Leaflets 15 and 16 in this Parenting series explain the approaches of positive parenting in more details.

Partnership with school

Nursery and schools are places where your child spends long hours besides home. Therefore, it is important to choose one which shares the same values with you. Consider if:

  • The curriculum favours the development of those facilitating factors of resilience. For example, whether communication and problem-solving skills are incorporated in the curriculum and children's strengths are developed.
  • Teachers are aware of the importance of facilitating resilience at school.
  • Warmth, guidance and support from teachers are available.

Collaboration between parents and teachers is indispensable in facilitating children's resilience:

  • Maintain close communication with teachers about your child's coping in school and at home. Discuss with them on how to improve your child's behaviour constructively. Try out teacher's suggestions to encourage your child and let the teachers know about his desirable behaviour at home. You can also learn more about his behaviour in school and make suggestions to the teachers when necessary.
  • Take an active role to participate in activities organized for parents at school such as talks, volunteer training and joint parent-teacher activities. While you can take the opportunities to equip yourself with knowledge and skills in parenting, you can also set up a role model of being eager to learn for your child.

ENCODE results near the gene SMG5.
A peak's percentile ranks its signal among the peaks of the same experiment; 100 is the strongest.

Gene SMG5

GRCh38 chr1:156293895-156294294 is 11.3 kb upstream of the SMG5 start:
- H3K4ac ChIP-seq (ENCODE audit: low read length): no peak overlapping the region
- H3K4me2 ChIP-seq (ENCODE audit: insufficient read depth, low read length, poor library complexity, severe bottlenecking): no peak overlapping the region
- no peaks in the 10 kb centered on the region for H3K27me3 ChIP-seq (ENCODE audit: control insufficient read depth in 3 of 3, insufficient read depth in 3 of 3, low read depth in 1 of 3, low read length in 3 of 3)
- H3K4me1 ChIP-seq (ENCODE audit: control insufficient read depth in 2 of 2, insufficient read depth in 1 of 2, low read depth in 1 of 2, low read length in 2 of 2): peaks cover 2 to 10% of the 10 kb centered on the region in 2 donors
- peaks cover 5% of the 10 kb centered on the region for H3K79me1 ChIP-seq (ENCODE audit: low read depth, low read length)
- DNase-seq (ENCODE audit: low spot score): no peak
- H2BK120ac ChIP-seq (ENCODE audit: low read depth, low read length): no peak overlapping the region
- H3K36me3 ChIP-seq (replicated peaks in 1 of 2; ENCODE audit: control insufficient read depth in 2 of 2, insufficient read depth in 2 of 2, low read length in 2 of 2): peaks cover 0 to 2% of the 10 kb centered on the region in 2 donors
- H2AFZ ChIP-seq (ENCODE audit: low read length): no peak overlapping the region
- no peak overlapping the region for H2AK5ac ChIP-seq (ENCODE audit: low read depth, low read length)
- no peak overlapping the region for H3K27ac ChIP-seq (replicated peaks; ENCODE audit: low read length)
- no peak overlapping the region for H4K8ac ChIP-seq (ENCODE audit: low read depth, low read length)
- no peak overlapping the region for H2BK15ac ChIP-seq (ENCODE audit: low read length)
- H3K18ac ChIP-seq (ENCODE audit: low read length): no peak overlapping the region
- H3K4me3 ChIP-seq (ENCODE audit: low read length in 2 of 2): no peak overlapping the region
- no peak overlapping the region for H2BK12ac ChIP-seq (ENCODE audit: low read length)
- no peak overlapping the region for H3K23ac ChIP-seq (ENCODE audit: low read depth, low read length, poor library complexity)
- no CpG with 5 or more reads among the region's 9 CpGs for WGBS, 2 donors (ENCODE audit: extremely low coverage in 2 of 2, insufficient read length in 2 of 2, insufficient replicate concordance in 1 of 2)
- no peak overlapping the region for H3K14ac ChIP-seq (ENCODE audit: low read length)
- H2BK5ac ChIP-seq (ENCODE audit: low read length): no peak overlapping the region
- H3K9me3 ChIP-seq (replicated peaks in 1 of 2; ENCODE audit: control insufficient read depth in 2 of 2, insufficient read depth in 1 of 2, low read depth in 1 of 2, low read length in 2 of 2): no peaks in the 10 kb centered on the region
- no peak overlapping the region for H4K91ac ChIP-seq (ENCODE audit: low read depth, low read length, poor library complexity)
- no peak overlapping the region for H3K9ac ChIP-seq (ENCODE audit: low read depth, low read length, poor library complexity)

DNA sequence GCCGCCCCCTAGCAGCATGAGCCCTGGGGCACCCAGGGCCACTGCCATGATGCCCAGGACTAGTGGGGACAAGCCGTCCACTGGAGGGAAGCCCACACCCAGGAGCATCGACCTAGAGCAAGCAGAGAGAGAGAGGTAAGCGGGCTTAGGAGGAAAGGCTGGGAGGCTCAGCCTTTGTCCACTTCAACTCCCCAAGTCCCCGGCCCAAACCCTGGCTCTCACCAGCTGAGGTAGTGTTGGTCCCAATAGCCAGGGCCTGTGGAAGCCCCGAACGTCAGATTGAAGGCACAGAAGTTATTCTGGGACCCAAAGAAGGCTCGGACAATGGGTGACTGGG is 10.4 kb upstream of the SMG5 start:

Parents Day

  • When your child sees your motivation to participate in school activities, he will be more involved in his school life. It will strengthen his sense of belonging to the school and increase the chance of seeking help from the school when needs arise.

Like fostering other qualities and skills, developing factors of resilience in children relies on your patience, tolerance and perseverance. It is a lifelong process. With your love and care, your child is ready to start the journey of resilience.

We have a series of "Happy Parenting" workshops and leaflets on childcare and parenting for expectant parents and parents of infants and preschool children. Please contact our healthcare personnel for information.

(Content revised 02/2014)